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http://dx.doi.org/10.1177/2045894020948470DOI Listing
http://www.ncbi.nlm.nih.gov/pmc/articles/PMC7707860PMC
September 2020

Determining the Effect of External Stressors and Cognitive Distraction on Microsurgical Skills and Performance.

Front Surg 2019 22;6:77. Epub 2020 Jan 22.

Department of Plastic and Reconstructive Surgery, Galway University Hospital, Galway, Ireland.

Microsurgery is an essential element of Plastic Surgery practice. There is a paucity of studies assessing the impact of stress and cognitive distraction on technical microsurgical performance. The ability to complete cognitive and technical skills in parallel has not been assessed in a microsurgical setting. To test the hypothesis that cognitive distraction and external stressors negatively affect microsurgical performance in a high fidelity simulation setting. Fourteen surgeons across all levels of training undertook 2 microsurgical skills sessions, 1 month apart. Session one established baseline microsurgical skill. In session two, skills were assessed with the introduction of realistic operative room cognitive distractions (ORDIs). Outcome measures were efficiency and accuracy, measured by Time to Completion (TTC) and Anastomosis Lapse Index (ALI), respectively. Fourteen participants (6 novices, 5 plastic surgery specialist trainees and 3 consultants) completed both microsurgical skills sessions. In total, 28-microvascular anastomosis were analyzed. Mean baseline TTC for the group was 20.36 min. With cognitive distraction and external stress mean TTC decreased to 17.87 min. Mean baseline ALI score for the group was 3.32 errors per anastomosis. The introduction of cognitive distraction and external stress increased the mean to 4.86 errors per anastomosis. Total errors per anastomosis increased from 91 errors at baseline to 137 errors with cognitive distraction and external stress. Under stress, participants were more efficient but had reduced anastomotic accuracy. Under stress, surgeons were more efficient, this translated into faster completion of a microsurgical anastomosis. Efficiency, however, came at the expense of accuracy.
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http://dx.doi.org/10.3389/fsurg.2019.00077DOI Listing
http://www.ncbi.nlm.nih.gov/pmc/articles/PMC6987403PMC
January 2020

Divergent changes of p53 in pulmonary arterial endothelial and smooth muscle cells involved in the development of pulmonary hypertension.

Am J Physiol Lung Cell Mol Physiol 2019 01 25;316(1):L216-L228. Epub 2018 Oct 25.

State Key Laboratory of Respiratory Disease, National Clinical Research Center for Respiratory Disease, Guangdong Key Laboratory of Vascular Disease, Guangzhou Institute of Respiratory Health, The First Affiliated Hospital of Guangzhou Medical University , Guangzhou , China.

The tumor-suppressive role of p53, a transcription factor that regulates the expression of many genes, has been linked to cell cycle arrest, apoptosis, and senescence. The noncanonical function or the pathogenic role of p53 has more recently been implicated in pulmonary vascular disease. We previously reported that rapid nuclear accumulation of hypoxia-inducible factor (HIF)-1α in pulmonary arterial smooth muscle cells (PASMCs) upregulates transient receptor potential channels and enhances Ca entry to increase cytosolic Ca concentration ([Ca]). Also, we observed differences in HIF-1α/2α expression in PASMCs and pulmonary arterial endothelial cells (PAECs). Here we report that p53 is increased in PAECs, but decreased in PASMCs, isolated from mice with hypoxia-induced pulmonary hypertension (PH) and rats with monocrotaline (MCT)-induced PH (MCT-PH). The increased p53 in PAECs from rats with MCT-PH is associated with an increased ratio of Bax/Bcl-2, while the decreased p53 in PASMCs is associated with an increased HIF-1α. Furthermore, p53 is downregulated in PASMCs isolated from patients with idiopathic pulmonary arterial hypertension compared with PASMCs from normal subjects. Overexpression of p53 in normal PASMCs inhibits store-operated Ca entry (SOCE) induced by passive depletion of intracellularly stored Ca in the sarcoplasmic reticulum, while downregulation of p53 enhances SOCE. These data indicate that differentially regulated expression of p53 and HIF-1α/2α in PASMCs and PAECs and the cross talk between p53 and HIF-1α/2α in PASMCs and PAECs may play an important role in the development of PH via, at least in part, induction of PAEC apoptosis and PASMC proliferation.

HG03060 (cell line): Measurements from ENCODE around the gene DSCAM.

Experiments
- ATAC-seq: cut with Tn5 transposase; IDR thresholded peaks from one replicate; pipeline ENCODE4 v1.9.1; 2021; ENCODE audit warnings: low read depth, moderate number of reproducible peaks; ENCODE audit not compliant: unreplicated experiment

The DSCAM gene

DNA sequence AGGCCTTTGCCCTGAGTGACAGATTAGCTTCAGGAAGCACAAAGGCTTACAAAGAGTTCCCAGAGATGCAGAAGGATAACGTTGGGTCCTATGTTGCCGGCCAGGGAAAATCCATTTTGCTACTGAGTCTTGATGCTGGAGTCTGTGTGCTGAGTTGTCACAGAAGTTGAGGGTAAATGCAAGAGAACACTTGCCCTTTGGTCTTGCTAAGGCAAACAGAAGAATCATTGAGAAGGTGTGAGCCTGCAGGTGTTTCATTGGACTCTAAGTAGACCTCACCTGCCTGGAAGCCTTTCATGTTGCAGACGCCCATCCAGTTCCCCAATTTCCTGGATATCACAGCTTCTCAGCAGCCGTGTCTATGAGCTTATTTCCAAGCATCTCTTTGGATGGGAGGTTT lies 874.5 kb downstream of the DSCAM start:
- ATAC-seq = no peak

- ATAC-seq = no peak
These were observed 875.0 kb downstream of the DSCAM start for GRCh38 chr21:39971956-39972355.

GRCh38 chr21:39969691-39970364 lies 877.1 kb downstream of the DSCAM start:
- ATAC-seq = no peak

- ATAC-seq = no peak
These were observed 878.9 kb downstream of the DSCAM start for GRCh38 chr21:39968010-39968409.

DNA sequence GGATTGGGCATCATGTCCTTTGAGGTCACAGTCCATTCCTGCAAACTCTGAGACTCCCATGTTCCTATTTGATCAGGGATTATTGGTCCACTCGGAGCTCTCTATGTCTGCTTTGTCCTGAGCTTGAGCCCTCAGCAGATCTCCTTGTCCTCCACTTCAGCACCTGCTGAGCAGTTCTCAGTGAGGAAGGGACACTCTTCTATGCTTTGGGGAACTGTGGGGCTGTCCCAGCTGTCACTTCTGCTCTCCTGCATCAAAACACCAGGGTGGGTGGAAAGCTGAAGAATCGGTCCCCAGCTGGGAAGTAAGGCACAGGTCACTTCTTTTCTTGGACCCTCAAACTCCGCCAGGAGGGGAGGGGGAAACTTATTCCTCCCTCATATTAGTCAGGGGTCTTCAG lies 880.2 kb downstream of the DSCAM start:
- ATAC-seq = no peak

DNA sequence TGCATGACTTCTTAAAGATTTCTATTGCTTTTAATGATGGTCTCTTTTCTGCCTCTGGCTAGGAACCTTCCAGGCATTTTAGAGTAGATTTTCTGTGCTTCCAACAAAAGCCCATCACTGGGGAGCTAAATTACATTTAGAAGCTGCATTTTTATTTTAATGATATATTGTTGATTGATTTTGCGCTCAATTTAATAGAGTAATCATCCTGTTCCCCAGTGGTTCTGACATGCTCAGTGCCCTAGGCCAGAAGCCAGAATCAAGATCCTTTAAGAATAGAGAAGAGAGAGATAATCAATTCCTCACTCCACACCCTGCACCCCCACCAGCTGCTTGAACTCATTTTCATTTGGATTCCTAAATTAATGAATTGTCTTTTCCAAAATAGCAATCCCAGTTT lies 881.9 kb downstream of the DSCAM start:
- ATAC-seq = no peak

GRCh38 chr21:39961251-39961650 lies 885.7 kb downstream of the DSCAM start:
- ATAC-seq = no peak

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http://dx.doi.org/10.1152/ajplung.00538.2017DOI Listing
http://www.ncbi.nlm.nih.gov/pmc/articles/PMC6383500PMC
January 2019

STIM2 (Stromal Interaction Molecule 2)-Mediated Increase in Resting Cytosolic Free Ca Concentration Stimulates PASMC Proliferation in Pulmonary Arterial Hypertension.

Hypertension 2018 03 22;71(3):518-529. Epub 2018 Jan 22.

From the Division of Translational and Regenerative Medicine, Department of Medicine (S.S., S.G.C., K.M.M., M.R., A. Babicheva, A. Balistrieri, R.J.A., J.W., A.M., J.X.-J.Y.) and Department of Physiology (A.M., J.X.-J.Y.), The University of Arizona College of Medicine, Tucson.

An increase in cytosolic free Ca concentration ([Ca]) in pulmonary artery smooth muscle cells (PASMCs) triggers pulmonary vasoconstriction and stimulates PASMC proliferation leading to vascular wall thickening. Here, we report that STIM2 (stromal interaction molecule 2), a Ca sensor in the sarcoplasmic reticulum membrane, is required for raising the resting [Ca] in PASMCs from patients with pulmonary arterial hypertension (PAH) and activating signaling cascades that stimulate PASMC proliferation and inhibit PASMC apoptosis. Downregulation of STIM2 in PAH-PASMCs reduces the resting [Ca], whereas overexpression of STIM2 in normal PASMCs increases the resting [Ca] The increased resting [Ca] in PAH-PASMCs is associated with enhanced phosphorylation (p) of CREB (cAMP response element-binding protein), STAT3 (signal transducer and activator of transcription 3), and AKT, increased NFAT (nuclear factor of activated T-cell) nuclear translocation, and elevated level of Ki67 (a marker of cell proliferation). Furthermore, the STIM2-associated increase in the resting [Ca] also upregulates the antiapoptotic protein Bcl-2 in PAH-PASMCs. Downregulation of STIM2 in PAH-PASMCs with siRNA (1) decreases the level of pCREB, pSTAT3, and pAKT and inhibits NFAT nuclear translocation, thereby attenuating proliferation, and (2) decreases Bcl-2, which leads to an increase of apoptosis. In summary, these data indicate that upregulated STIM2 in PAH-PASMCs, by raising the resting [Ca], contributes to enhancing PASMC proliferation by activating the CREB, STAT3, AKT, and NFAT signaling pathways and stimulating PASMC proliferation. The STIM2-associated increase in the resting [Ca] is also involved in upregulating Bcl-2 that makes PAH-PASMCs resistant to apoptosis, and thus plays an important role in sustained pulmonary vasoconstriction and excessive pulmonary vascular remodeling in patients with PAH.